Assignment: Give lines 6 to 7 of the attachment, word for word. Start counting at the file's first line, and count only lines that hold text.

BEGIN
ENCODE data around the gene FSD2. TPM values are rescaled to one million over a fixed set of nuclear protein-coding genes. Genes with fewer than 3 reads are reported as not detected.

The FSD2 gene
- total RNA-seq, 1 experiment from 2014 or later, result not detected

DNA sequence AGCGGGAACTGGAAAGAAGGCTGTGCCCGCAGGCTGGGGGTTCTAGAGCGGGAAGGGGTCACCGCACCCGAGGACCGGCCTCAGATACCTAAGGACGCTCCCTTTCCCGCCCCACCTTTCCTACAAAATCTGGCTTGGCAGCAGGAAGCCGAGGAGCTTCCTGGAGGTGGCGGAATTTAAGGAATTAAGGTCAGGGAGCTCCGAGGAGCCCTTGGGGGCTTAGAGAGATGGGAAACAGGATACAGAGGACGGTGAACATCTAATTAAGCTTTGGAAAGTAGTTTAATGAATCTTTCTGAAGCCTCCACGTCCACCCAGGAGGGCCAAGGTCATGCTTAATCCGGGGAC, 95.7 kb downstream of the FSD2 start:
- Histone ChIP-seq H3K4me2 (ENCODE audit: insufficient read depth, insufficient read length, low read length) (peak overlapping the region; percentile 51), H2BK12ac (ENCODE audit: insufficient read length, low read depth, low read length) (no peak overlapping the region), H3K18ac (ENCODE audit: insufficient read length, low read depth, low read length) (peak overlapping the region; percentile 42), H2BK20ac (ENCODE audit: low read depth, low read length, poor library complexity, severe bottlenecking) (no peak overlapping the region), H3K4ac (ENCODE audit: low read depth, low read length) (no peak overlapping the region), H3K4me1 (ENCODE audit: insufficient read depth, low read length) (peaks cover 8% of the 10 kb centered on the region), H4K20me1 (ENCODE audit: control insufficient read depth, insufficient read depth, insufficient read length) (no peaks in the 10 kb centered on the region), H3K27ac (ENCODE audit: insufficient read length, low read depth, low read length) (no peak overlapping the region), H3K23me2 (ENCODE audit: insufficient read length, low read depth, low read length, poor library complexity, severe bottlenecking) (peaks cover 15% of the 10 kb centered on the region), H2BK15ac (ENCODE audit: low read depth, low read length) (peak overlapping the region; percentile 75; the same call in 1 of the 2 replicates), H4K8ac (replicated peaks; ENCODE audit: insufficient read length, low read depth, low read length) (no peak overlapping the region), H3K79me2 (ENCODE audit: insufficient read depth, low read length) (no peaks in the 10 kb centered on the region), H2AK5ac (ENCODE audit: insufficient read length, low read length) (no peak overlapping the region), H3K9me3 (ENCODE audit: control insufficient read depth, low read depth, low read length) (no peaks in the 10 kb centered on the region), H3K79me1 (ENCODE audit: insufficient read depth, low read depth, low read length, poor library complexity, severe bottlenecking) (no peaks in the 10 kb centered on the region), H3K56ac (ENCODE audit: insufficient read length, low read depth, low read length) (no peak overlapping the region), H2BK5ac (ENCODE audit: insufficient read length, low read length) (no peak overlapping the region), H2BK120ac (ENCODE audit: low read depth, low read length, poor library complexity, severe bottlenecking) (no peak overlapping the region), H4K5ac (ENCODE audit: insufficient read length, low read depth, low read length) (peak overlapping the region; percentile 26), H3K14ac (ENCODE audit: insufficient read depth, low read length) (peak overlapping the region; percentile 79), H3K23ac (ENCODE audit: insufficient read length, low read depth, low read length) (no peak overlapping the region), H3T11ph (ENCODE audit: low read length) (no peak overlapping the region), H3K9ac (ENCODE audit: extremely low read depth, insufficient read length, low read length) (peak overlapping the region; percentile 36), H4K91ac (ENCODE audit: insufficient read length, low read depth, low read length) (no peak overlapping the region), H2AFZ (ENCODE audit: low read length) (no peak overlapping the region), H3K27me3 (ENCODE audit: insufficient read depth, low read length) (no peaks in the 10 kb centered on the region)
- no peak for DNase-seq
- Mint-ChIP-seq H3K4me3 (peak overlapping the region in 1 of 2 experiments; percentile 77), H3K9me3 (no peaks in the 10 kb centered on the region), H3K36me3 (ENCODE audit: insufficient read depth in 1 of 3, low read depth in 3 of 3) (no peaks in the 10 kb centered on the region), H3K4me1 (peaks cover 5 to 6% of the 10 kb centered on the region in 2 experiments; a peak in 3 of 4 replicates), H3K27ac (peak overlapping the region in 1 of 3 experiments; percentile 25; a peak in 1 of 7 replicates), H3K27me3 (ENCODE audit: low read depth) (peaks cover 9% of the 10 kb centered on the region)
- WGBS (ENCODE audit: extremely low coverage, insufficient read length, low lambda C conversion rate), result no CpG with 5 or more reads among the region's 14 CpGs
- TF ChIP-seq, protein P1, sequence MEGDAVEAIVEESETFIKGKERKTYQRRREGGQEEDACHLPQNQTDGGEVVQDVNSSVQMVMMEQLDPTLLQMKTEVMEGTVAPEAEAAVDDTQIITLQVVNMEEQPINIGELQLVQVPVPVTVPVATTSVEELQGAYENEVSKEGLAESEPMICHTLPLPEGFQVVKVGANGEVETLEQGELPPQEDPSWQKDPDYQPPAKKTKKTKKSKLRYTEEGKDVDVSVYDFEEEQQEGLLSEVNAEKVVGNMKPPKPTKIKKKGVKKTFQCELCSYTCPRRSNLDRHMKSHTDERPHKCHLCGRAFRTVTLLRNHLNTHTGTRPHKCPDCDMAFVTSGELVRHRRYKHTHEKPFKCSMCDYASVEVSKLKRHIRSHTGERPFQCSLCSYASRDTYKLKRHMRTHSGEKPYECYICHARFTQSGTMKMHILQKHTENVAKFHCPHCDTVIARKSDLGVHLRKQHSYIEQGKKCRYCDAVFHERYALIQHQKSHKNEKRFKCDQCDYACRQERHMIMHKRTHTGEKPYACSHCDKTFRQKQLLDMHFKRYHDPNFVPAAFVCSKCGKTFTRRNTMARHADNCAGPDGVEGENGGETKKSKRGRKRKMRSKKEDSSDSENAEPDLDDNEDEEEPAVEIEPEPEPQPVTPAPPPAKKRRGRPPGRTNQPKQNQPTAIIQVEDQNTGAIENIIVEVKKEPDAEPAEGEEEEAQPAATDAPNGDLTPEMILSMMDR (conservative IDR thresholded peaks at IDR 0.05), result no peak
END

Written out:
- no peak for DNase-seq
- Mint-ChIP-seq H3K4me3 (peak overlapping the region in 1 of 2 experiments; percentile 77), H3K9me3 (no peaks in the 10 kb centered on the region), H3K36me3 (ENCODE audit: insufficient read depth in 1 of 3, low read depth in 3 of 3) (no peaks in the 10 kb centered on the region), H3K4me1 (peaks cover 5 to 6% of the 10 kb centered on the region in 2 experiments; a peak in 3 of 4 replicates), H3K27ac (peak overlapping the region in 1 of 3 experiments; percentile 25; a peak in 1 of 7 replicates), H3K27me3 (ENCODE audit: low read depth) (peaks cover 9% of the 10 kb centered on the region)